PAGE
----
4. The improvement set forth in claim 3 in which said lamp loads are served by a common conductor which delivers said different polarities of said lamp-load-energizing voltage to said lamp loads, and said polarity-sensitive means comprises diodes which are oppositely poled in circuit with the respective lamp loads.
5. The improvement set forth in claim 4 in which said different polarities of said lamp-load-energizing voltage comprise respective opposite polarity portions of a square wave voltage which appears on said common conductor.
6. The improvement set forth in claim 1 in which said circuit means comprises control logic means for operating said switch means in accordance with signal command inputs to said control logic means to cause said lamp loads to produce different signals corresponding to different signal command inputs.
7. The improvement set forth in claim 6 in which said control logic means comprises means for according a predetermined priority to said different signal command inputs such that said lamp loads are caused to exhibit the signal commanded by the highest priority signal command which is being input to said control logic means.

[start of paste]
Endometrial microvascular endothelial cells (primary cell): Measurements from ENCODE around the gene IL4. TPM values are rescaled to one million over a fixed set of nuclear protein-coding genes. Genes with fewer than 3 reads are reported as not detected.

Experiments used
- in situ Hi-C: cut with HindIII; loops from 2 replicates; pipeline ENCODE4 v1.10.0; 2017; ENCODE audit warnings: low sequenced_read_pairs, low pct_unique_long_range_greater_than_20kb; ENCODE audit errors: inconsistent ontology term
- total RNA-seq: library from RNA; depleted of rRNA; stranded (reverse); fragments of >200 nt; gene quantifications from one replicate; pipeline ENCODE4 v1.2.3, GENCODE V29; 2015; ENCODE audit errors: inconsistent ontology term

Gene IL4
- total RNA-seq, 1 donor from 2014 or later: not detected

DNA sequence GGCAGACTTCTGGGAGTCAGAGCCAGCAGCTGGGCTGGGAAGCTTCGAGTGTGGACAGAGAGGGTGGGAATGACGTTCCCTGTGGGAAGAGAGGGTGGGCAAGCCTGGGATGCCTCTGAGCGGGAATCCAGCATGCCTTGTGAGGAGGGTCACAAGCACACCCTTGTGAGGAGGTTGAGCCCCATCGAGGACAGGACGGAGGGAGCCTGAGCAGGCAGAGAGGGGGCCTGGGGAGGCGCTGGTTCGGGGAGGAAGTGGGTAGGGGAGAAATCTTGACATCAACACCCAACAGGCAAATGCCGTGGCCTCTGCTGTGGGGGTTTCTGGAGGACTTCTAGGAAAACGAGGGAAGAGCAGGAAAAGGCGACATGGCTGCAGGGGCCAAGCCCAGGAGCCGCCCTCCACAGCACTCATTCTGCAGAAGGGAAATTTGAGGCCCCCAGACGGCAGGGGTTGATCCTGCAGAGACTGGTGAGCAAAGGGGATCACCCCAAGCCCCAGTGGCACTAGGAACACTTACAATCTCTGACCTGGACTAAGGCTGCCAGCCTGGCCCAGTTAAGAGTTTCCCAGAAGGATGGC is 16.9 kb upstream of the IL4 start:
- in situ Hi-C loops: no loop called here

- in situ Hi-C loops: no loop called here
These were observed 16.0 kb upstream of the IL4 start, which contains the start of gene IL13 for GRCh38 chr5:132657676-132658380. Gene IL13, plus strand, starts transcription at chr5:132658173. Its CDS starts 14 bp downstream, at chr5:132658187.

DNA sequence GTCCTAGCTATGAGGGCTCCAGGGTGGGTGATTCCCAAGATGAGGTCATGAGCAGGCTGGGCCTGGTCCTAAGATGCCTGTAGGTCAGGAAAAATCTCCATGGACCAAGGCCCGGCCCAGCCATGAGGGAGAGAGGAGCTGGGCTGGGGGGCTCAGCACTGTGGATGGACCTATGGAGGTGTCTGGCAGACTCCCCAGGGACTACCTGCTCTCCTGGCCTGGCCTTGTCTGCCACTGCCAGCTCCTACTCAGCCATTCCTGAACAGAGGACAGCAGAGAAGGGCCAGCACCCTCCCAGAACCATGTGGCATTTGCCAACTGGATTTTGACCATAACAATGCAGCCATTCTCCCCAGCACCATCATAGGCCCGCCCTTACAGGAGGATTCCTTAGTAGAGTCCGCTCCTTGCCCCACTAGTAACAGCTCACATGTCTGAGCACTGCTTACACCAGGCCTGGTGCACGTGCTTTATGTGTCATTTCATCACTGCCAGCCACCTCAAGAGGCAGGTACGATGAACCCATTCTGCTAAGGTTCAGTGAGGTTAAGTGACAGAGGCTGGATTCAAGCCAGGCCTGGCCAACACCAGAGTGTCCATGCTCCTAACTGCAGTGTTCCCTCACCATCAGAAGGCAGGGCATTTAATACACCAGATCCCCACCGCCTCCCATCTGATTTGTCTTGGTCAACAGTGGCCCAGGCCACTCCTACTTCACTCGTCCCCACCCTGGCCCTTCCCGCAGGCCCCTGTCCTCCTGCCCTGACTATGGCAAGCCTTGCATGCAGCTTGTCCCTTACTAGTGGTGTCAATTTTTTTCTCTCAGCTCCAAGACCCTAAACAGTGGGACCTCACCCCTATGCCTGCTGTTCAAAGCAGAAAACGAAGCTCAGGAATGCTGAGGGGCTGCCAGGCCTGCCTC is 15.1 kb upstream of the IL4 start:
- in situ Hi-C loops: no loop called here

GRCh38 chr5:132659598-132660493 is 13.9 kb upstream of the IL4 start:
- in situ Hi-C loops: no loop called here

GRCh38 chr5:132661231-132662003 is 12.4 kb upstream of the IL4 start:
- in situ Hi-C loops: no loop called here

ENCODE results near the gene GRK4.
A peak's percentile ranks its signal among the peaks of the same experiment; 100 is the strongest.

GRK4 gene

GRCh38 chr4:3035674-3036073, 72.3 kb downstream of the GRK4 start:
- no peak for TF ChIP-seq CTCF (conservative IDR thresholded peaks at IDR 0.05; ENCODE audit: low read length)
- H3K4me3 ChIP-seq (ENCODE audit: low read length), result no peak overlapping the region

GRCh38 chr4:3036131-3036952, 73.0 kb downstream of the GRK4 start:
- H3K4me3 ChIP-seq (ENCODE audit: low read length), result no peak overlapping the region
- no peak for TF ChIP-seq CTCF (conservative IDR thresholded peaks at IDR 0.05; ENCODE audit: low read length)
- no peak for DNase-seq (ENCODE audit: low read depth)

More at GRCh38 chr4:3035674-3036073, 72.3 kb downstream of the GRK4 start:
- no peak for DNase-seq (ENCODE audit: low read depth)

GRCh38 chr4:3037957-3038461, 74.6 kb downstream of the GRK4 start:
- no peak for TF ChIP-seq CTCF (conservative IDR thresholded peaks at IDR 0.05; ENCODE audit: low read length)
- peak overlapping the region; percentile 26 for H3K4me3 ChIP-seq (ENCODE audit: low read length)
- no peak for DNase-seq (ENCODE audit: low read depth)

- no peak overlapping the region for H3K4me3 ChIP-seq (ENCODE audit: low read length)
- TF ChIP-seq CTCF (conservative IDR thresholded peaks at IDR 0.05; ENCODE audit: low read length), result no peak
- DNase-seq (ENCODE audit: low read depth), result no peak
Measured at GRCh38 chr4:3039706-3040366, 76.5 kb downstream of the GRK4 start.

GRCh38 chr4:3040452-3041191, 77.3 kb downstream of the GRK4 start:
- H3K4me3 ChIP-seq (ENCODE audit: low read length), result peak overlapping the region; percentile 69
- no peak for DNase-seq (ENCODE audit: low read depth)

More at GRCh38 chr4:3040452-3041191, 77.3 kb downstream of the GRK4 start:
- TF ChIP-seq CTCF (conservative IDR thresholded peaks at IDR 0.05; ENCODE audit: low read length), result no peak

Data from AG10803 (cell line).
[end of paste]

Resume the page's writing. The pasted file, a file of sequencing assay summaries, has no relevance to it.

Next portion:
8. The improvement set forth in claim 7 in which said signal command inputs include, in decreasing order of priority, hazard warning, right and left turn, brake, and running lamp commands, and said control logic means comprises means for controlling the operation of said switch means in a particular manner for each command.
9. The improvement set forth in claim 6 in which said control logic means comprises means for imposing on said switch means particular duty cycles of operation corresponding to particular ones of said signal command inputs.
10. The improvement set forth in claim 9 including feedback regulator means for monitoring the power flow to said lamp loads for each of the different signal command inputs and for causing the appropriate power flow for each particular signal command input to be maintained to the lamp loads despite variations in the magnitude of said lamp-load-energizing voltage due to variations in the magnitude of said D.C. power supply voltage.